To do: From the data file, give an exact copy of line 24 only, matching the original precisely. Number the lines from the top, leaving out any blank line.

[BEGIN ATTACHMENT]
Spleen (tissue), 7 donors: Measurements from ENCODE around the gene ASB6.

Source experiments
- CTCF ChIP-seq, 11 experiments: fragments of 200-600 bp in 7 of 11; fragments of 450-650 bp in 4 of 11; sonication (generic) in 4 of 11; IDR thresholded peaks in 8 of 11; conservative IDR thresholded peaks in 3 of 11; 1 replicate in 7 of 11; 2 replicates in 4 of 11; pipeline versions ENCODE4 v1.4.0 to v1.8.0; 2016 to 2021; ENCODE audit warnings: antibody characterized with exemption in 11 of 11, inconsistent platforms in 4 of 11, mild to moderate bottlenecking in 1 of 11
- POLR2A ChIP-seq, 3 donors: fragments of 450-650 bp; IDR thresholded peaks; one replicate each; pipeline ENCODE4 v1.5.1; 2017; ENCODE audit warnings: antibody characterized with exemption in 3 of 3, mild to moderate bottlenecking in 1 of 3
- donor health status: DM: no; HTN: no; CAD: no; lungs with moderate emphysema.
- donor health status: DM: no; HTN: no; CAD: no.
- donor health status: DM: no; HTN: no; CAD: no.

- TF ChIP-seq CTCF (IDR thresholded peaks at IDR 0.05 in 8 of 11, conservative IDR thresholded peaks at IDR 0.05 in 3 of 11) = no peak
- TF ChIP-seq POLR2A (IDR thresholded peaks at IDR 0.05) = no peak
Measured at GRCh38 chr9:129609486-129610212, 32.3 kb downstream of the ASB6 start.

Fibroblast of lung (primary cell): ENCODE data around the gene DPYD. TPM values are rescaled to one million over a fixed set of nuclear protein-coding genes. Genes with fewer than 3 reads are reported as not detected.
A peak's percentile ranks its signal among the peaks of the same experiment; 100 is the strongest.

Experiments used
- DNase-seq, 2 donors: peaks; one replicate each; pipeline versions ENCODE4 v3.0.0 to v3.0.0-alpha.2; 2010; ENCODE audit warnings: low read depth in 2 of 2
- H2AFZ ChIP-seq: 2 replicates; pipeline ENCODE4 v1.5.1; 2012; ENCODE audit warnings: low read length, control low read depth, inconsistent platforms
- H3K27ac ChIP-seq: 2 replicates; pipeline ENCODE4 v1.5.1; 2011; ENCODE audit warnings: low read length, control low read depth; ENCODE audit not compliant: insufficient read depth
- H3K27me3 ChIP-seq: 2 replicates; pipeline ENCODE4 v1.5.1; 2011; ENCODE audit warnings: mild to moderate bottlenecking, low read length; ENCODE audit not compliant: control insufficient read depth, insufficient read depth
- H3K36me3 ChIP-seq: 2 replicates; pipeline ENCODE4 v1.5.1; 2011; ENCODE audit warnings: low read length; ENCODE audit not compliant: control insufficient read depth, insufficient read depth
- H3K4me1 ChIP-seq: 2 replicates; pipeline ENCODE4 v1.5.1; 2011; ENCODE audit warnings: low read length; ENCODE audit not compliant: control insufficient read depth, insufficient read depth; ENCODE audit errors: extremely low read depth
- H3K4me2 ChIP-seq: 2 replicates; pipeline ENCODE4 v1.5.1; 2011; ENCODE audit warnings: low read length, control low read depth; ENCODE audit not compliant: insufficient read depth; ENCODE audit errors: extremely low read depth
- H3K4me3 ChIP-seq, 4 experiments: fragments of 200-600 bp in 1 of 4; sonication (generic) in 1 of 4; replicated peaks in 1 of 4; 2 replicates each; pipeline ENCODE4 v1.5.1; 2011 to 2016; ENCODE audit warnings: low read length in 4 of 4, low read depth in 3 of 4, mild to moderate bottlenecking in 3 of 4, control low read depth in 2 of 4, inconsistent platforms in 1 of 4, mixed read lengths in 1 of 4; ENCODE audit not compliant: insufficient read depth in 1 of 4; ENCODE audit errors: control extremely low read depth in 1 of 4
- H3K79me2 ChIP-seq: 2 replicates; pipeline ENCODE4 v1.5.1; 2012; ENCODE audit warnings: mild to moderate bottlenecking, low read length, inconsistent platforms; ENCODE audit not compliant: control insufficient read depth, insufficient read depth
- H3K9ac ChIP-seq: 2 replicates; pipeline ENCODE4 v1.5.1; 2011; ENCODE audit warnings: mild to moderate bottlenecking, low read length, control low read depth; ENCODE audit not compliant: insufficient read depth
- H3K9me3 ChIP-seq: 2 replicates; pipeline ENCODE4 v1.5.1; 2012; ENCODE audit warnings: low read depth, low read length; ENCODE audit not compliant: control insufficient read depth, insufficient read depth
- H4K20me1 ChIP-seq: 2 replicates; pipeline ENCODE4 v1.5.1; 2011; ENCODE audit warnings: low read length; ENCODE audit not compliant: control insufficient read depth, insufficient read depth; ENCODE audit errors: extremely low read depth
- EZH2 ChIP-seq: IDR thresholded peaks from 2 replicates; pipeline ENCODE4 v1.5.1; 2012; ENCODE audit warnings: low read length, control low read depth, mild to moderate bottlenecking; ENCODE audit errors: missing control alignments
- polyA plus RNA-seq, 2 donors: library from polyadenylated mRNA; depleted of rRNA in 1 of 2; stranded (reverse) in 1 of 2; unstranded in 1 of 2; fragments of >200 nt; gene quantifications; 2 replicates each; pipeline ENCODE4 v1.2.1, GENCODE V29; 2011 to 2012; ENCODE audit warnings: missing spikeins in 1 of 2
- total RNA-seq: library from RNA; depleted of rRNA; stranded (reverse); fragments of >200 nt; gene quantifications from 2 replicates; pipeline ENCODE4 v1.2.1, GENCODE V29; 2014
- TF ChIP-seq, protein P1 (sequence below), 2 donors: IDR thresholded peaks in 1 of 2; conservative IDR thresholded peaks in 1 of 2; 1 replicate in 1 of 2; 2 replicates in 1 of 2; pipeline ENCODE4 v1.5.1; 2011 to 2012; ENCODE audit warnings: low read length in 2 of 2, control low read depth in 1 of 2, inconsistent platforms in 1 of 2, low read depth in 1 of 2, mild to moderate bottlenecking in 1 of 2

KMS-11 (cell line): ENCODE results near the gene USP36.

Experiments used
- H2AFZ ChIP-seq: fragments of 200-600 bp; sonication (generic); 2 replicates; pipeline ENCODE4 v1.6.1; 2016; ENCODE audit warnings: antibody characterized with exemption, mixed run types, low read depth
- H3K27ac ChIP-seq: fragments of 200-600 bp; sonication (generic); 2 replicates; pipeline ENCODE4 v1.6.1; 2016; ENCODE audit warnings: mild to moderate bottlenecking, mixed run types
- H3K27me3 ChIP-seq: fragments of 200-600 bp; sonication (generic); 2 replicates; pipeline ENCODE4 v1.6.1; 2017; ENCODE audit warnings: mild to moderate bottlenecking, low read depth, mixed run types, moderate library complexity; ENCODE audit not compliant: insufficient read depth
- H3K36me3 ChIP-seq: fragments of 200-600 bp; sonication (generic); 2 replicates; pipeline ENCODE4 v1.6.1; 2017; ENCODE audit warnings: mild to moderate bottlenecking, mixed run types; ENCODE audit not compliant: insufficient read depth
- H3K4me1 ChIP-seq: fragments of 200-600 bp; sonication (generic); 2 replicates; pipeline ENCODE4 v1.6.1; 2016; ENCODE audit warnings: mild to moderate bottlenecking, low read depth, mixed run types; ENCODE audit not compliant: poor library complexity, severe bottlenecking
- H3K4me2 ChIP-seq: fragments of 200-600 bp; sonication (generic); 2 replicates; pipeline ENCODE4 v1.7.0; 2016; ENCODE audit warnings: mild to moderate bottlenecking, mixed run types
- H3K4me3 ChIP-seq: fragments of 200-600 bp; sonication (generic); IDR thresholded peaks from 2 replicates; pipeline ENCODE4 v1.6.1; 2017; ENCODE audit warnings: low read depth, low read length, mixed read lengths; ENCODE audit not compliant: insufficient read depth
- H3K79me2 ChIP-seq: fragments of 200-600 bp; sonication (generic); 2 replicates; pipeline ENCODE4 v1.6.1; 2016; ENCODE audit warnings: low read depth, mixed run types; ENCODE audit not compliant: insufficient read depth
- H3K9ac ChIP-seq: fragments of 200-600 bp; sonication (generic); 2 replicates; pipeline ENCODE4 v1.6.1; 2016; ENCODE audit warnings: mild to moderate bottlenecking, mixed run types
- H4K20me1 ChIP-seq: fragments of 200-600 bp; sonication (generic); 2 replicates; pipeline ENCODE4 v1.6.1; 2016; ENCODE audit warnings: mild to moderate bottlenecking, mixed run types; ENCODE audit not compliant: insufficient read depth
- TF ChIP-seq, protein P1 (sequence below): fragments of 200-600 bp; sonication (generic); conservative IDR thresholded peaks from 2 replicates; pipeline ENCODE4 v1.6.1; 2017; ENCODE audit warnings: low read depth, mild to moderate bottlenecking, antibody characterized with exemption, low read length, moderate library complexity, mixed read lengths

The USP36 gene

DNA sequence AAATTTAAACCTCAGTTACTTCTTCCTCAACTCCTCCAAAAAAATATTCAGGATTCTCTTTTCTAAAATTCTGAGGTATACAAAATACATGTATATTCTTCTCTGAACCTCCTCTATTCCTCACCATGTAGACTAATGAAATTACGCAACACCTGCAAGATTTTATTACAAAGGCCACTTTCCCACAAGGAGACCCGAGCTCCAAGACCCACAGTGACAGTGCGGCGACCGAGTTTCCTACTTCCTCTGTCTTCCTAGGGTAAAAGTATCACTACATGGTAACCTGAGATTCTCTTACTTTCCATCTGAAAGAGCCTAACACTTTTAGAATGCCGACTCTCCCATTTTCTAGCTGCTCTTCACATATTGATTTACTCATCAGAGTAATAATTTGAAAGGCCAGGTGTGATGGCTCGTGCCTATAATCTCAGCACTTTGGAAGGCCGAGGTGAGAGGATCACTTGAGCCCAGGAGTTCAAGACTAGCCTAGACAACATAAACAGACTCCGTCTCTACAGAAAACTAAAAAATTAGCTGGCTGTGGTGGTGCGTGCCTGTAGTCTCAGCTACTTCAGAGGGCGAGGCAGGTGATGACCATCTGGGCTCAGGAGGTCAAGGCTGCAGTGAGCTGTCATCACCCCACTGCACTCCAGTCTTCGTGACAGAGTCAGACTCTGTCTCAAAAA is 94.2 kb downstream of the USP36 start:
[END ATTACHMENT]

- H3K9me3 ChIP-seq: 2 replicates; pipeline ENCODE4 v1.5.1; 2012; ENCODE audit warnings: low read depth, low read length; ENCODE audit not compliant: control insufficient read depth, insufficient read depth